CollectionSpace: ETL to make [partial] copies (2) of transactional database for search/display in a museum's (a) public interface (portal); and (b) users authenticated and granted permissions to view sensitive data in addition to public data.

IP issue: artist or someone else may retain copyright on digital reproductions of a work that is owned by a museum. "Fair use" of such images constrained by size/resolution.

Emeryville Shell Mound example vis-a-vis geolocation obfuscation: if you obfuscate using an algorithm, every object, you get a cloud of locations clustered around the real one (thus revealing it). Lesson: one must obfuscate the site and apply that obfuscation to the related objects, not "jitter" the location of the objects individually.


Rick: not just rules encoded in system, but people/behavior based rules as well -- do you grant access to volunteers? do you log into your CollectionSpace account when at a cafe? how do you train staff to implement rules properly?

David: Have there been breaches of museum collections (related to online information)? And if so, would a breach require notification of people whose information was being protected?
John Lowe: Not any breaches at Berkeley, AFAIK. Breached data incidents would need to be handled like any other sensitive data issue that the University would need to handle?
David: How does CollectionSpace facilitate implementation of data security decisions museums must make.
John Lowe: Original scope presumed all data in the collection was secured. Within that context, roles and permissions could be assigned. Public access issues handled via ETL and on case by case basis at this time.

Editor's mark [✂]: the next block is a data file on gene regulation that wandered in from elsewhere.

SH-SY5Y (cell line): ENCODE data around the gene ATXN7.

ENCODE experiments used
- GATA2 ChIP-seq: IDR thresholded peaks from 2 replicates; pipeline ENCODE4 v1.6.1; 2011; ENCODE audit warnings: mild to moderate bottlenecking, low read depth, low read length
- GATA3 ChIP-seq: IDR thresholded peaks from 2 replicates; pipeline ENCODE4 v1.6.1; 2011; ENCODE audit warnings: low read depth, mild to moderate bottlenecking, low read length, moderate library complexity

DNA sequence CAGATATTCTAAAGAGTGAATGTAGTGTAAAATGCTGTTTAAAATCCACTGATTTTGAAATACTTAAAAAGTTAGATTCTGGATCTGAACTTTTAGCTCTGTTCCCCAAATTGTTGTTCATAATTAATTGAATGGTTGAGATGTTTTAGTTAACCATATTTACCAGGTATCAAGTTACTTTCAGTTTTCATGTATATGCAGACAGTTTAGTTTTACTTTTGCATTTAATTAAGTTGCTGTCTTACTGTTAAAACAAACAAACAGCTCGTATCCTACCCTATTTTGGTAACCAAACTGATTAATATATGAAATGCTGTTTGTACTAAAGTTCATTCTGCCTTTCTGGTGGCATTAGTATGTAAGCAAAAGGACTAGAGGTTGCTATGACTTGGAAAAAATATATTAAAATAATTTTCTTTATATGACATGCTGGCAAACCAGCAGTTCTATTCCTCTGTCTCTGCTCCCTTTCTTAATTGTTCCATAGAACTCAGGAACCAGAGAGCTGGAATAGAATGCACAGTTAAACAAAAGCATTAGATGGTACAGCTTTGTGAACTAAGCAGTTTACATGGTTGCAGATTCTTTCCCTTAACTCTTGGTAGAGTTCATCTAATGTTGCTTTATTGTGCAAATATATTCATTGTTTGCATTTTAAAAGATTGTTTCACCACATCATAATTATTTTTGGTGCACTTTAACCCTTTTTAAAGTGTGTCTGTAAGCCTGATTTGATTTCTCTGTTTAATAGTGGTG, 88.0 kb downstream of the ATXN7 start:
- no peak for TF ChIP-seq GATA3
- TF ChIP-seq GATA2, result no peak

Jamie: Geospatial obfuscation. Are there international standards about how to obfuscate? How to handle issues that 'insufficient' obfuscation won't obfuscate at all.
John Lowe: No international standards of which I'm aware.
David Baxter: Issue, e.g., if a geographic area has only one pond where a water lily might grow.
Nico: Can one see, for example, if the museum collection holds a lot of material from a geographical area, e.g., Marin Cty?
John Lowe: Yes. Example shown: PAHMA objects from Peru. Some just expose at nation level, some records expose regional location or even lat/long
Nico: example. 20 km (minimum) grid display, color map.
Michael C-Q: APIs to CSpace exposed?
John Lowe: Yes, e.g., HackTheHearst. Only that one published to-date, but others likely to be published over time.
Nico: Delphi. Function to build up collection and share it. Analogy in CSpace?
John Lowe: Not at this time.
Patrick: We had some nice stories about people using Delphi function to build up a collection of items they wanted to view on a museum visit.


John White: Does obfuscation algorithm vary over time (and does that weaken obfuscation)?
John Lowe: No, same obfusction applied via ETL each night.
David Baxter: Accession numbers might reveal to a sharp observer information that is meant to be obscured: item 101 is at this location on a trail, 102 is secure, 103 is 0.5 miles further along the trail. Inferences can be drawn.